For example, I probably put around 3k+ miles on mine without a front shaft; did not appear to cause any adverse affects.

      Otherwise you would need to swap the transmission with a 2WD unit to get rid of the t-case.
       
    13. EMG7895

      EMG7895 Well-Known Member

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      the CVs can be gutted so that just the stub that goes through the hub is left, no cutting
       
    14. shadowless127

      shadowless127 Well-Known Member

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      when I talk automotive and say a couple hundred, it usually means 400-500$.

      And honestly that aint bad for essentially a new t-case.
       
    15. gavin

      gavin Elite Explorer

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      when people say "couple" that means, 99.9% of the time to probably 99% of the population, to mean 2 or "around 2"

      more than 2 and you get into a "few"
       
    16. sean99

      sean99 Well-Known Member

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      I'm getting binding on tight turns, but no chirping. The last time i parallel parked it felt like the parking brake was on. The X runs great otherwise, with no noises or vibrations up to 100 mph, thats my limit :)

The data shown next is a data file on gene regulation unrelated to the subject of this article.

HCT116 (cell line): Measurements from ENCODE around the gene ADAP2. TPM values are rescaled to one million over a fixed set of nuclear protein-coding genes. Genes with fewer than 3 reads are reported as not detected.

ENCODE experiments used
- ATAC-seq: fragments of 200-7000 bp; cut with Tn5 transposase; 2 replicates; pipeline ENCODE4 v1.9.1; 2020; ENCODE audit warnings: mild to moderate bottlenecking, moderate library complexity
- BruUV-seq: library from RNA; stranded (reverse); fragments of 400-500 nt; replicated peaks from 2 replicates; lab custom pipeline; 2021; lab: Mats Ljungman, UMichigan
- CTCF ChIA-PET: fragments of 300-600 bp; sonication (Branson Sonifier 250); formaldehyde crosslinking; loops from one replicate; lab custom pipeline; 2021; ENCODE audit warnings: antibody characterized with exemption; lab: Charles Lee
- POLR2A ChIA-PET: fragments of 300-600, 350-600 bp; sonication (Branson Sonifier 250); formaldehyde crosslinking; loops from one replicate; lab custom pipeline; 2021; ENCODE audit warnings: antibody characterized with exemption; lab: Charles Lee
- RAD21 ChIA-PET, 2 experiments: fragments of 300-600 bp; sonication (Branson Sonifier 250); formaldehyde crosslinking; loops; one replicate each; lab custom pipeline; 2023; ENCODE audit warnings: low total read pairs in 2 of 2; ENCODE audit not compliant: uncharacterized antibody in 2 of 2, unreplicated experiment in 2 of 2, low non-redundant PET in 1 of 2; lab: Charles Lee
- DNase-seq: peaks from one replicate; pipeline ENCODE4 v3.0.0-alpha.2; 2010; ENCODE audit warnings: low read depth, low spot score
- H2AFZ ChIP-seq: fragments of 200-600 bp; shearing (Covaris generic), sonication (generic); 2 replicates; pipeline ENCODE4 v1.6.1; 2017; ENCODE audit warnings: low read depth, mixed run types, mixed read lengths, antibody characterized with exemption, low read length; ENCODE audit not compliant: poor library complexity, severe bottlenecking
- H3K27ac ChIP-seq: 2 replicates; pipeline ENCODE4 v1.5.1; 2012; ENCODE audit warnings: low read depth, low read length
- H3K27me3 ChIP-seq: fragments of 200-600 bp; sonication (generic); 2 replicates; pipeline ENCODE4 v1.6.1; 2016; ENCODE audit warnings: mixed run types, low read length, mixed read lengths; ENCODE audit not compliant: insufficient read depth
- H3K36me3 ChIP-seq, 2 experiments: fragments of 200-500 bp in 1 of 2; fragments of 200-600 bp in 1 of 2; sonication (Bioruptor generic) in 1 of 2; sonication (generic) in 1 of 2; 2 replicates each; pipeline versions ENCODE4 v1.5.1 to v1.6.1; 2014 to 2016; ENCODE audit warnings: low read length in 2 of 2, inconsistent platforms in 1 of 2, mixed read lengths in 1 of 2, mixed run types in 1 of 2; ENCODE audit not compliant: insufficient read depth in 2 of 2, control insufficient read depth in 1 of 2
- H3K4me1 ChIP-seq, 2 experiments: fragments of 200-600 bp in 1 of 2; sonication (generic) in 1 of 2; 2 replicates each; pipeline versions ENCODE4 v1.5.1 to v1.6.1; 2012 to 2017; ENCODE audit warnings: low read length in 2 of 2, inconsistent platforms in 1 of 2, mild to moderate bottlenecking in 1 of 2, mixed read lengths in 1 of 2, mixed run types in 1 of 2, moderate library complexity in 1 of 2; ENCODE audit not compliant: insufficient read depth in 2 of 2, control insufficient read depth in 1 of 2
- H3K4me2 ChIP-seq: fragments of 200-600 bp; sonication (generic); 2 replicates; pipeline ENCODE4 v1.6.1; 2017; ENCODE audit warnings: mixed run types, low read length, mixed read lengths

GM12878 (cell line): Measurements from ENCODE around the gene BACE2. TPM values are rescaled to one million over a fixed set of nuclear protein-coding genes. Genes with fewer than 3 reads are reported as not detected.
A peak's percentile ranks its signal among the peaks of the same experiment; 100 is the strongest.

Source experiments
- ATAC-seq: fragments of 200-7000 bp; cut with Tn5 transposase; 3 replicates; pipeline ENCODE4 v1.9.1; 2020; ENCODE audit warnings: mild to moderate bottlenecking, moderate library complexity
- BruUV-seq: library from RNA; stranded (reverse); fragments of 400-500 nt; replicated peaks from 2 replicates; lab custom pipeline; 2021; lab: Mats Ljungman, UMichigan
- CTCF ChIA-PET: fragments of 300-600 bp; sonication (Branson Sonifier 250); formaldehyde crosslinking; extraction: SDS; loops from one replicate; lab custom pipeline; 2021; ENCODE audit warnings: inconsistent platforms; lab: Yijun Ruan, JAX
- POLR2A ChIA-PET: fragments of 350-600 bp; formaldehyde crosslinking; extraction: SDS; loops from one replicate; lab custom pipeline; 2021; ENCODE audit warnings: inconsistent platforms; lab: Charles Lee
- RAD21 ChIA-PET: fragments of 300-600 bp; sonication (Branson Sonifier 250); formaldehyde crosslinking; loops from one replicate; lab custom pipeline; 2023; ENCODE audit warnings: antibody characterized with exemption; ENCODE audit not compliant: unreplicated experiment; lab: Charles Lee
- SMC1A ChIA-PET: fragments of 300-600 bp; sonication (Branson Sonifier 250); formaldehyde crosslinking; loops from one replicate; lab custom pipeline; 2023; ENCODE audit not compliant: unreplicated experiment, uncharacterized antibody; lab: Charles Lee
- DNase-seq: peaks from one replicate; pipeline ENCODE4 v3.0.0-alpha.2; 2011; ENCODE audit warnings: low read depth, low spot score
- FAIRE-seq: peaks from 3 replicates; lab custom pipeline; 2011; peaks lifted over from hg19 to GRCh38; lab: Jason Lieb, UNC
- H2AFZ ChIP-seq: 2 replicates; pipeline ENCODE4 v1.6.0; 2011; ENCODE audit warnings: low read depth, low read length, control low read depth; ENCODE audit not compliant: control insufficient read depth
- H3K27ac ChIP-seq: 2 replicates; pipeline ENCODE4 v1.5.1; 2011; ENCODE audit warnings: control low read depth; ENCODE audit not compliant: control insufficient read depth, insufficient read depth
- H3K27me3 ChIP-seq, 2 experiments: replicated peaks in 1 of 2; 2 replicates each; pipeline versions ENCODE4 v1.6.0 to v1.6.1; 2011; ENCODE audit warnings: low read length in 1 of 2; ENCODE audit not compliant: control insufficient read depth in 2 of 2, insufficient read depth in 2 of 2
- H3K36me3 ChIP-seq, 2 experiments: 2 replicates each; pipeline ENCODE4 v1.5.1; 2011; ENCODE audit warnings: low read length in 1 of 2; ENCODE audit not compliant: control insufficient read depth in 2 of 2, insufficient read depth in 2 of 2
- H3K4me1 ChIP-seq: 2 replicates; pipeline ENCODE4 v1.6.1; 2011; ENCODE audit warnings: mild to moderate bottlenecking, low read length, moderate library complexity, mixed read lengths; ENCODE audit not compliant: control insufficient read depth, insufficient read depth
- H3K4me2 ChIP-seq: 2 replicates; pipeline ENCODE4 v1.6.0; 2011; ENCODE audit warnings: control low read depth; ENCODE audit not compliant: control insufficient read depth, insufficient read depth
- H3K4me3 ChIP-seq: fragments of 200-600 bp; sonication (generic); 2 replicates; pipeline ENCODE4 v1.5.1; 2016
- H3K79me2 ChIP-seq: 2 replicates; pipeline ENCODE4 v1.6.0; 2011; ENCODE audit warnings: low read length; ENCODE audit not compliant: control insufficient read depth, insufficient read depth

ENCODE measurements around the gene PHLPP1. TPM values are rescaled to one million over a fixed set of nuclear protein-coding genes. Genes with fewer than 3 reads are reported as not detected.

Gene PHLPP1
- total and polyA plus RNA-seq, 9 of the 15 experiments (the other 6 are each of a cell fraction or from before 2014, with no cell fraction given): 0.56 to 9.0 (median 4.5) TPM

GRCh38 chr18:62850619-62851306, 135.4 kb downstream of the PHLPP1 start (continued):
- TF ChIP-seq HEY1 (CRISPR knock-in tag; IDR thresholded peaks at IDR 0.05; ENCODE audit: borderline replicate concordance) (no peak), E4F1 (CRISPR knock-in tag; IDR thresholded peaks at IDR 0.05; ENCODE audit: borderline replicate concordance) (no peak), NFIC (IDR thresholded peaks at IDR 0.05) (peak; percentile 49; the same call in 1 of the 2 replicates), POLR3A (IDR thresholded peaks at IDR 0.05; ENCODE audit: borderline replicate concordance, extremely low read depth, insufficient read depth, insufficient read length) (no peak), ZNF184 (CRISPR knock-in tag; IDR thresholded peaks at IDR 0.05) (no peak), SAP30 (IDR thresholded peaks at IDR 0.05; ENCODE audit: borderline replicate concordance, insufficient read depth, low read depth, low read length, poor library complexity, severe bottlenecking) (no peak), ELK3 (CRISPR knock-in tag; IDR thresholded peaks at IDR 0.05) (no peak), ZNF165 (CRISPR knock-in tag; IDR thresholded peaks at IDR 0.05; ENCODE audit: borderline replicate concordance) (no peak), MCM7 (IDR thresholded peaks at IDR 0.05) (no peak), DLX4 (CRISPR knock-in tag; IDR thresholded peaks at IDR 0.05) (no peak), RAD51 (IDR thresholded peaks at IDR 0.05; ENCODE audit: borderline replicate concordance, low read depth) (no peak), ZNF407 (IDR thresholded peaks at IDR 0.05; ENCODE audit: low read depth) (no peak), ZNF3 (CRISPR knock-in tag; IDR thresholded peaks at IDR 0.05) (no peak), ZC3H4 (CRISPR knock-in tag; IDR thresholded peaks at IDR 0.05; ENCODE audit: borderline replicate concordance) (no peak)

I picked up a used case with 89k miles to swap out, and keep the original as a spare to rebuild. Is there any way to bench test the viscous coupling?
      I plan on opening up the case and doing a visual inspection too.
      What should be replaced while i have it open?
       
    17. gavin

      gavin Elite Explorer

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      there is no documented bench test documented for BW4404. I have seen one or two floating around for Chevy, Jeep, and even some old VW Vans that had AWD. I believe most of the "bench tests" required the case to still be installed in the vehicle, though.

      As for what to replace? Might as well get a bearing and seal kit for around $80 or so, may end up wanting to get a new chain (FYI, there may be 2 different chains listed, with the same length, teeth, pitch, etc, but they are actually a different width by 1 link).
       
    18. mlochala

      mlochala New Member

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      I have another question regarding this, basically an "out of curiousity" type of question. I noticed where the spline end of the CV axle inserts into the back of the hub, there is no seal of any kind that sits flush between the CV axle and the hub. It appears there is a little exposure to the backside of the hub just behind the spline.

      Is this normal or is there some kind of seal that is supposed to be there? There wasn't an existing one when I pulled the originals off. Again, I'm just curious.
       
    19. mlochala

      mlochala New Member

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    20. gavin

      gavin Elite Explorer

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      from my experience, new CV axles from Napa have a rubber "seal" on the shaft, to sit between the CV bowl and hub/knuckle. The remanufactured shafts from Napa or Carquest do not have this rubber dust seal.

      Look at the 9th picture in that thread; it's a picture of the new and old shafts. You can see the old shaft has that seal, the new one does not. (Although yes, the picture is of an old pass side and new dri side)